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Saturday, February 27, 2016
Dakotah, from Chapleau, who is also a member of Brunswick House First Nation, took time to do a texting interview on how he decides on his hockey stick.
Dakotah commented that finding the right stick is "pretty important. It's the thing you use most as a hockey player other than our skates."
He explained that the process in selecting a hockey stick depends on a player's preference - by the curve, the flex, the roundedness of the shaft.
"The way I pick my sticks is by talking with one of the stick reps and tell him where I like my kick point in my sticks, my curve, the flex and length. Then you look to grip. See how you like your grip.
"I like a grippy stick with a tarsal pattern. You gotta make sure you get the one that's right for you. One you like.
Dakotah's favorite stick is a "Bauer apx. It's light and has a nice kick point, the blade is strong so my shot doesn't fumble."
After texting with Dakotah, I realized how out of touch with the game I am since coaching my last game in 1987 at the Mrs A.W. Moore Arena at the Chapleau Recreation Centre --- Chapleau All Stars versus NHL All Stars with Guy Lafleur.
With all respect to the awesome players on the teams I coached at the Midget and Intermediate A level when I did hockey in Chapleau between 1970 and 1987, I doubt if any of us could have provided the detailed explanation on selecting the "good stick' that Dakotah did.
Dakotah's hockey career started in Chapleau minor hockey, continued in North Bay for one season ,then on to Sudbury for three seasons, two with Nickel City Suns and one with Sudbury Wolves, bantam team, and then with the Elliot Lake Wildcats of the Northern Ontario Junior Hockey League. This is his first season with the Remparts at the major junior level.
He is the son of Isabelle (Saunders) and Gordon Woods.... thanks again Gordie for your help.
And, thanks Dakotah for being part of the finding your good stick series. All the best!!!!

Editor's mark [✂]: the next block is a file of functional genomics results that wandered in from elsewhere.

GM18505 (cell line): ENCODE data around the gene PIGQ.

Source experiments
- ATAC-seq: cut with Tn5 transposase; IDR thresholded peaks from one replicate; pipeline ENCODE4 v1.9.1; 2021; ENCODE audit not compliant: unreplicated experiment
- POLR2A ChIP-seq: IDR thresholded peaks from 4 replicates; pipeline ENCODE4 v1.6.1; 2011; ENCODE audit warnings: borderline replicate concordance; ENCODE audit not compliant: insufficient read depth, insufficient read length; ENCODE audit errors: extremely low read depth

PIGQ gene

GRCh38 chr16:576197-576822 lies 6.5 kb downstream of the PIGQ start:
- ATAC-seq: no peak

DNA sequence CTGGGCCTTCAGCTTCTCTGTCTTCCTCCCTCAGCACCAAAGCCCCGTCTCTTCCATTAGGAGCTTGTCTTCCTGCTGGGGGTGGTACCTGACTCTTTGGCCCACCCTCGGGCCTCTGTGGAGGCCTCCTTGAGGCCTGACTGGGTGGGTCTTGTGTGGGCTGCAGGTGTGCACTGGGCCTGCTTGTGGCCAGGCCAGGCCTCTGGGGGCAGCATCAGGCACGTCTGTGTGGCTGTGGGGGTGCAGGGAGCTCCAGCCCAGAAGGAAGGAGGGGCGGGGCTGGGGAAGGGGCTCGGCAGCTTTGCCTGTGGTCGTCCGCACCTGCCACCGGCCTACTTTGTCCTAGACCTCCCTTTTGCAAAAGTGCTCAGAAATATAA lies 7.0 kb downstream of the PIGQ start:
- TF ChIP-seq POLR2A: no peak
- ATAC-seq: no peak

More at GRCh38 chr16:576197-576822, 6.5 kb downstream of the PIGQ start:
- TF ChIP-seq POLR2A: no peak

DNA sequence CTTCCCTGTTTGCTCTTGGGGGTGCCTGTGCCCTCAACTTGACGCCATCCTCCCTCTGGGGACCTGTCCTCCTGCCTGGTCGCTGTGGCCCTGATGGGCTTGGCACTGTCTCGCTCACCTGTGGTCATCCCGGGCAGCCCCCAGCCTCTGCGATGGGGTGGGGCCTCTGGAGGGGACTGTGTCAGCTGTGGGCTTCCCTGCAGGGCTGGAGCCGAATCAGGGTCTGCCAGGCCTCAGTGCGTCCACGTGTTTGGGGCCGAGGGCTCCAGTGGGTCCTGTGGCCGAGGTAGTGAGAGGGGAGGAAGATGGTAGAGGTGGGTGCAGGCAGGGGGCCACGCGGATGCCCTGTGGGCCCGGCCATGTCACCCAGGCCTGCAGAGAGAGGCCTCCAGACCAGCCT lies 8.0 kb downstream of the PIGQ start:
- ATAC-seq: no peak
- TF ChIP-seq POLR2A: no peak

|(Ludie O'Hearn photo)|
But, seriously, "Why live in Chapleau?", George Evans asked in an article he wrote in one of his Snapshots of Chapleau's Past series, all of which are available online at the Chapleau Public Library site.
As I followed the Chapleau Refugee Project, headed by Father Sebastien Groleau of Sacred Heart Roman Catholic Church on Facebook and in the Chapleau Express, I really wondered if the community would pull it off, but suddenly there was the headline in the paper, 'Chapleau has done it again!'
And, Chapleau's newest family of mother, father and six children arrived to a wonderful welcome in the Lucien Pilon Hall at Sacred Heart church. How did I know so quickly about the welcome? I followed it moment by moment on Facebook where photos were posted on an ongoing basis. My thanks to Ludie O'Hearn for giving me permission to use some of her photos.
George Evans would not have doubted for a moment that Chapleau did it again. As many will recall, George arrived in Chapleau in 1961 to teach at Chapleau High School where he was also assistant principal until he retired in 1989. He moved from the community returning regularly and in due course returned to live in Chapleau permanently.
He wrote his article about why live in Chapleau after his return. I decided to share some of his comments because, even though I have been away now more than 25 years, Chapleau is still home. and George captured the essence of the community so well.